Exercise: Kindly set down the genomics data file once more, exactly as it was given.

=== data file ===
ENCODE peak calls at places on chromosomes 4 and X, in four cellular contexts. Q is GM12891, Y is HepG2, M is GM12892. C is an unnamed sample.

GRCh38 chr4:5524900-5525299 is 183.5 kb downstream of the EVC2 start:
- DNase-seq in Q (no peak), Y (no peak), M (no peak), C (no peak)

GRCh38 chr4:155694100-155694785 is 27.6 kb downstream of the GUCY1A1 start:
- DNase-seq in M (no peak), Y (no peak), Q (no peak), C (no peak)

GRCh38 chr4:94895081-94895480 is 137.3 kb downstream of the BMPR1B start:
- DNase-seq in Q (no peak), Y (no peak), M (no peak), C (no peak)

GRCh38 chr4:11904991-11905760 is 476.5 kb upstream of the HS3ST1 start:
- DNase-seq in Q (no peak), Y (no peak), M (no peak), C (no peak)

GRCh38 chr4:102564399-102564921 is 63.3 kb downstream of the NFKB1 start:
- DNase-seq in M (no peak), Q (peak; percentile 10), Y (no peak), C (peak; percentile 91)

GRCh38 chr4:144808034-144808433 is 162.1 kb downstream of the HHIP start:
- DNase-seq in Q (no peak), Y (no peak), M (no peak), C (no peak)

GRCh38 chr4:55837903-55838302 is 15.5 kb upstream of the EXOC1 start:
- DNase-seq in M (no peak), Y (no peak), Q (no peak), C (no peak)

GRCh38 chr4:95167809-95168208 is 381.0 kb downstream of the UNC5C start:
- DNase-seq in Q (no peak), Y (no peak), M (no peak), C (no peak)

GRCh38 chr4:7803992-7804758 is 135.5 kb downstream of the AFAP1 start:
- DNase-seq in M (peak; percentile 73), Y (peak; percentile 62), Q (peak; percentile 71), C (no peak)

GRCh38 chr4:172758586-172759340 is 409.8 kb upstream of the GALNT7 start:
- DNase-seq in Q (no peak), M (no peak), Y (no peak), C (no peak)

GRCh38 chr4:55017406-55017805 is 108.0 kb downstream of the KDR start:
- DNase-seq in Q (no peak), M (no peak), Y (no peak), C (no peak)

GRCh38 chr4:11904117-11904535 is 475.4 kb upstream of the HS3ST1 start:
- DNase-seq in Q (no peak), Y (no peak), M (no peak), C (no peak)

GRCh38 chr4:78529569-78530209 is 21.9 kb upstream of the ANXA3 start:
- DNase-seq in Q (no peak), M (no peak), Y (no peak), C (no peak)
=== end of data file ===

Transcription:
ENCODE peak calls at places on chromosomes 4 and X, in four cellular contexts. Q is GM12891, Y is HepG2, M is GM12892. C is an unnamed sample.

GRCh38 chr4:5524900-5525299 is 183.5 kb downstream of the EVC2 start:
- DNase-seq in Q (no peak), Y (no peak), M (no peak), C (no peak)

GRCh38 chr4:155694100-155694785 is 27.6 kb downstream of the GUCY1A1 start:
- DNase-seq in M (no peak), Y (no peak), Q (no peak), C (no peak)

GRCh38 chr4:94895081-94895480 is 137.3 kb downstream of the BMPR1B start:
- DNase-seq in Q (no peak), Y (no peak), M (no peak), C (no peak)

GRCh38 chr4:11904991-11905760 is 476.5 kb upstream of the HS3ST1 start:
- DNase-seq in Q (no peak), Y (no peak), M (no peak), C (no peak)

GRCh38 chr4:102564399-102564921 is 63.3 kb downstream of the NFKB1 start:
- DNase-seq in M (no peak), Q (peak; percentile 10), Y (no peak), C (peak; percentile 91)

GRCh38 chr4:144808034-144808433 is 162.1 kb downstream of the HHIP start:
- DNase-seq in Q (no peak), Y (no peak), M (no peak), C (no peak)

GRCh38 chr4:55837903-55838302 is 15.5 kb upstream of the EXOC1 start:
- DNase-seq in M (no peak), Y (no peak), Q (no peak), C (no peak)

GRCh38 chr4:95167809-95168208 is 381.0 kb downstream of the UNC5C start:
- DNase-seq in Q (no peak), Y (no peak), M (no peak), C (no peak)

GRCh38 chr4:7803992-7804758 is 135.5 kb downstream of the AFAP1 start:
- DNase-seq in M (peak; percentile 73), Y (peak; percentile 62), Q (peak; percentile 71), C (no peak)

GRCh38 chr4:172758586-172759340 is 409.8 kb upstream of the GALNT7 start:
- DNase-seq in Q (no peak), M (no peak), Y (no peak), C (no peak)

GRCh38 chr4:55017406-55017805 is 108.0 kb downstream of the KDR start:
- DNase-seq in Q (no peak), M (no peak), Y (no peak), C (no peak)

GRCh38 chr4:11904117-11904535 is 475.4 kb upstream of the HS3ST1 start:
- DNase-seq in Q (no peak), Y (no peak), M (no peak), C (no peak)

GRCh38 chr4:78529569-78530209 is 21.9 kb upstream of the ANXA3 start:
- DNase-seq in Q (no peak), M (no peak), Y (no peak), C (no peak)